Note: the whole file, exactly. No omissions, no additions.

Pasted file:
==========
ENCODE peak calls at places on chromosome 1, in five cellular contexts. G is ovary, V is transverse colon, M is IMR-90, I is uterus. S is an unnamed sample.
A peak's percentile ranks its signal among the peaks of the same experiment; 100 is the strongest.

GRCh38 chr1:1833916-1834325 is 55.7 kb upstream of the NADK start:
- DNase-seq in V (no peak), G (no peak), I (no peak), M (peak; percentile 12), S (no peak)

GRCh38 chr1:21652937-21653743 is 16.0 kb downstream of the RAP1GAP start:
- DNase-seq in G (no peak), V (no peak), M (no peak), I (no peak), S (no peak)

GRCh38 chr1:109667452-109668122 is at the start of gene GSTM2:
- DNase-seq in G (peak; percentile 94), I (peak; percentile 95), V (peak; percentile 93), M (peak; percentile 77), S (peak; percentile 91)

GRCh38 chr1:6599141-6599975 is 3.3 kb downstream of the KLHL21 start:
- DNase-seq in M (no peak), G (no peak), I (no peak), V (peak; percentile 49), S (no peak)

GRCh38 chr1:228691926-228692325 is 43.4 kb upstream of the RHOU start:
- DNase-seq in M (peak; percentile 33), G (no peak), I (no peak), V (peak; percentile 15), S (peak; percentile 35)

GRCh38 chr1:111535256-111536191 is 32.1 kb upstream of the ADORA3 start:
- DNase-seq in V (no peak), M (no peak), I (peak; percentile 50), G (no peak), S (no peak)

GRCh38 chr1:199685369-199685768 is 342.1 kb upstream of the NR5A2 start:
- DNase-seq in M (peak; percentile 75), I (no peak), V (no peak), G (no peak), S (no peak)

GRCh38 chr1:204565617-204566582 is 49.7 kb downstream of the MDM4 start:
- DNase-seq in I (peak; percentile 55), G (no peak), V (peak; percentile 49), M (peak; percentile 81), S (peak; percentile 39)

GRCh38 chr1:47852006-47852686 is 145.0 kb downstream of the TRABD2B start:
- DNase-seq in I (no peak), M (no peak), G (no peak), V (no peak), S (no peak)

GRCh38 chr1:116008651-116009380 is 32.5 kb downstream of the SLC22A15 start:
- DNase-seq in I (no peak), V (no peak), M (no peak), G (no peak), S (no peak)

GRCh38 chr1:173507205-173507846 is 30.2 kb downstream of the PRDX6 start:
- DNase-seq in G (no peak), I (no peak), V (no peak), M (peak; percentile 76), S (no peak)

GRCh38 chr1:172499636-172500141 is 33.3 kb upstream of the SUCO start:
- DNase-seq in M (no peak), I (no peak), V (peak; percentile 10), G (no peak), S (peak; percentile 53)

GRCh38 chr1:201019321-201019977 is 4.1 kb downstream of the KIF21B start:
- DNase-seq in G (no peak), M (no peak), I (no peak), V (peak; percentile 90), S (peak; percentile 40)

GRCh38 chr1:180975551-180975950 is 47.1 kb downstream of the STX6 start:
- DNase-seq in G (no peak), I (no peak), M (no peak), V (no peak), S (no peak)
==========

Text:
ENCODE peak calls at places on chromosome 1, in five cellular contexts. G is ovary, V is transverse colon, M is IMR-90, I is uterus. S is an unnamed sample.
A peak's percentile ranks its signal among the peaks of the same experiment; 100 is the strongest.

GRCh38 chr1:1833916-1834325 is 55.7 kb upstream of the NADK start:
- DNase-seq in V (no peak), G (no peak), I (no peak), M (peak; percentile 12), S (no peak)

GRCh38 chr1:21652937-21653743 is 16.0 kb downstream of the RAP1GAP start:
- DNase-seq in G (no peak), V (no peak), M (no peak), I (no peak), S (no peak)

GRCh38 chr1:109667452-109668122 is at the start of gene GSTM2:
- DNase-seq in G (peak; percentile 94), I (peak; percentile 95), V (peak; percentile 93), M (peak; percentile 77), S (peak; percentile 91)

GRCh38 chr1:6599141-6599975 is 3.3 kb downstream of the KLHL21 start:
- DNase-seq in M (no peak), G (no peak), I (no peak), V (peak; percentile 49), S (no peak)

GRCh38 chr1:228691926-228692325 is 43.4 kb upstream of the RHOU start:
- DNase-seq in M (peak; percentile 33), G (no peak), I (no peak), V (peak; percentile 15), S (peak; percentile 35)

GRCh38 chr1:111535256-111536191 is 32.1 kb upstream of the ADORA3 start:
- DNase-seq in V (no peak), M (no peak), I (peak; percentile 50), G (no peak), S (no peak)

GRCh38 chr1:199685369-199685768 is 342.1 kb upstream of the NR5A2 start:
- DNase-seq in M (peak; percentile 75), I (no peak), V (no peak), G (no peak), S (no peak)

GRCh38 chr1:204565617-204566582 is 49.7 kb downstream of the MDM4 start:
- DNase-seq in I (peak; percentile 55), G (no peak), V (peak; percentile 49), M (peak; percentile 81), S (peak; percentile 39)

GRCh38 chr1:47852006-47852686 is 145.0 kb downstream of the TRABD2B start:
- DNase-seq in I (no peak), M (no peak), G (no peak), V (no peak), S (no peak)

GRCh38 chr1:116008651-116009380 is 32.5 kb downstream of the SLC22A15 start:
- DNase-seq in I (no peak), V (no peak), M (no peak), G (no peak), S (no peak)

GRCh38 chr1:173507205-173507846 is 30.2 kb downstream of the PRDX6 start:
- DNase-seq in G (no peak), I (no peak), V (no peak), M (peak; percentile 76), S (no peak)

GRCh38 chr1:172499636-172500141 is 33.3 kb upstream of the SUCO start:
- DNase-seq in M (no peak), I (no peak), V (peak; percentile 10), G (no peak), S (peak; percentile 53)

GRCh38 chr1:201019321-201019977 is 4.1 kb downstream of the KIF21B start:
- DNase-seq in G (no peak), M (no peak), I (no peak), V (peak; percentile 90), S (peak; percentile 40)

GRCh38 chr1:180975551-180975950 is 47.1 kb downstream of the STX6 start:
- DNase-seq in G (no peak), I (no peak), M (no peak), V (no peak), S (no peak)